"William Edward Burghardt DuBois (b. 1868 - d. 1963) was a preeminent analyst of the roots of racism and the subordination of African Americans. He combined scholarship with activism in a tireless search for ways to improve the lives of all Blacks, everywhere.
DuBois was born in 1868 in Great Barrington, Massachusetts. While slavery had only recently been abolished, the town had a long-standing free black population, and a benign atmosphere. In high school he became the local correspondent for a New York newspaper, and excelled in his studies. His hopes of attending Harvard University were frustrated by a lack of means, and so DuBois accepted a scholarship from Fisk College in Nashville, Tennessee."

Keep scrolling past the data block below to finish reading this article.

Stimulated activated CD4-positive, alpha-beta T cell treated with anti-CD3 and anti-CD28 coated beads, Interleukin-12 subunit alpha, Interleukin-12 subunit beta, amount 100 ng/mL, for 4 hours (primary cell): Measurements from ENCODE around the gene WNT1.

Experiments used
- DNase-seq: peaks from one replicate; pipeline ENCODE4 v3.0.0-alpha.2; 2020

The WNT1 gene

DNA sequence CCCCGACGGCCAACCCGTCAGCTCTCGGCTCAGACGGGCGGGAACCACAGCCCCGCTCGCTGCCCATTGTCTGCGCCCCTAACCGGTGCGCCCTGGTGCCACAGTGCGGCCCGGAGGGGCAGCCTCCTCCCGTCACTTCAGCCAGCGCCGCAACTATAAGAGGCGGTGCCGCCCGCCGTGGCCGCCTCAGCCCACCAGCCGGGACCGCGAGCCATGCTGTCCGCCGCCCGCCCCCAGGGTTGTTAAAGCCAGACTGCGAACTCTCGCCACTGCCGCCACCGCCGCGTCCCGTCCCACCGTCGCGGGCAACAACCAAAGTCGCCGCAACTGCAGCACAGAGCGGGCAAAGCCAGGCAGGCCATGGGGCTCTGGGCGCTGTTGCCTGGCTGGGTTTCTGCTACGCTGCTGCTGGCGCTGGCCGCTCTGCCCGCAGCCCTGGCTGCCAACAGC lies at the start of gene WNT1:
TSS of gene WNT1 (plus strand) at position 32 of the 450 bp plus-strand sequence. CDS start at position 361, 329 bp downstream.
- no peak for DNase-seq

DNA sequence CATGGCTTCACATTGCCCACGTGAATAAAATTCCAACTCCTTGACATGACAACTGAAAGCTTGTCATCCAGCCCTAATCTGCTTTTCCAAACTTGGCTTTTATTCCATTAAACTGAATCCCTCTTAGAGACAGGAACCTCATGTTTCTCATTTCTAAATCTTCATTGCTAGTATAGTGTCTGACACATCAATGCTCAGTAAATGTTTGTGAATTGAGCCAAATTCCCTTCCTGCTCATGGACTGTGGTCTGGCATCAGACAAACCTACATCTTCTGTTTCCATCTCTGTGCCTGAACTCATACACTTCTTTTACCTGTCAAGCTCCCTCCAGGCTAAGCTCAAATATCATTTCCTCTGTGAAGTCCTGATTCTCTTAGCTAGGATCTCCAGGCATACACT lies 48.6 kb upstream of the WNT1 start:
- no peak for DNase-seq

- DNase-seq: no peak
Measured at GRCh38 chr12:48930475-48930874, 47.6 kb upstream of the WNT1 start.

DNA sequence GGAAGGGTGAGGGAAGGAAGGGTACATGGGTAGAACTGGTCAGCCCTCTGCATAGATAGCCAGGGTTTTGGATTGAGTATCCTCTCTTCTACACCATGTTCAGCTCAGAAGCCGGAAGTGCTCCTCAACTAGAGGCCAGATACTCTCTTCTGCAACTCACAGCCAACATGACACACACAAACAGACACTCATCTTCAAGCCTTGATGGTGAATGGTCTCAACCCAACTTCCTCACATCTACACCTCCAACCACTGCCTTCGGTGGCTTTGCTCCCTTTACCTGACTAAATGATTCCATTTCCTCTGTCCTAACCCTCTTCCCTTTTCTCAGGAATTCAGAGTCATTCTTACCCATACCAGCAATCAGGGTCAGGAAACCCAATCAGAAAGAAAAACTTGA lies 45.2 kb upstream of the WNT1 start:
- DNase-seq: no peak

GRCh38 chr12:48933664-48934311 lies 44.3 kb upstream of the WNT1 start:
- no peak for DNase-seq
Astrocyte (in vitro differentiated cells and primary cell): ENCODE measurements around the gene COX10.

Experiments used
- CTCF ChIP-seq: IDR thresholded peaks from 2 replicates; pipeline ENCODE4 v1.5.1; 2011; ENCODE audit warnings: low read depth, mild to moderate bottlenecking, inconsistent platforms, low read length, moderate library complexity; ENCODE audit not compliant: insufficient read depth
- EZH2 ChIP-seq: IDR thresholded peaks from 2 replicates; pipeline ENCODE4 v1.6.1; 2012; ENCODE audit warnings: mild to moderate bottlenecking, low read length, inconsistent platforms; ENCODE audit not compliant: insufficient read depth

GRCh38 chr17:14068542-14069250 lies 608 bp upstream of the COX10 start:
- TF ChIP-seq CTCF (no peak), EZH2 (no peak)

DuBois is perhaps best known for his book, The Souls of Black Folk, published in 1903, in which he critiqued Booker T. Washington's philosophy of only basic economic achievement as a goal for all Blacks. - BlackHistoryNow.com
Photo source: BlackHistoryNow.com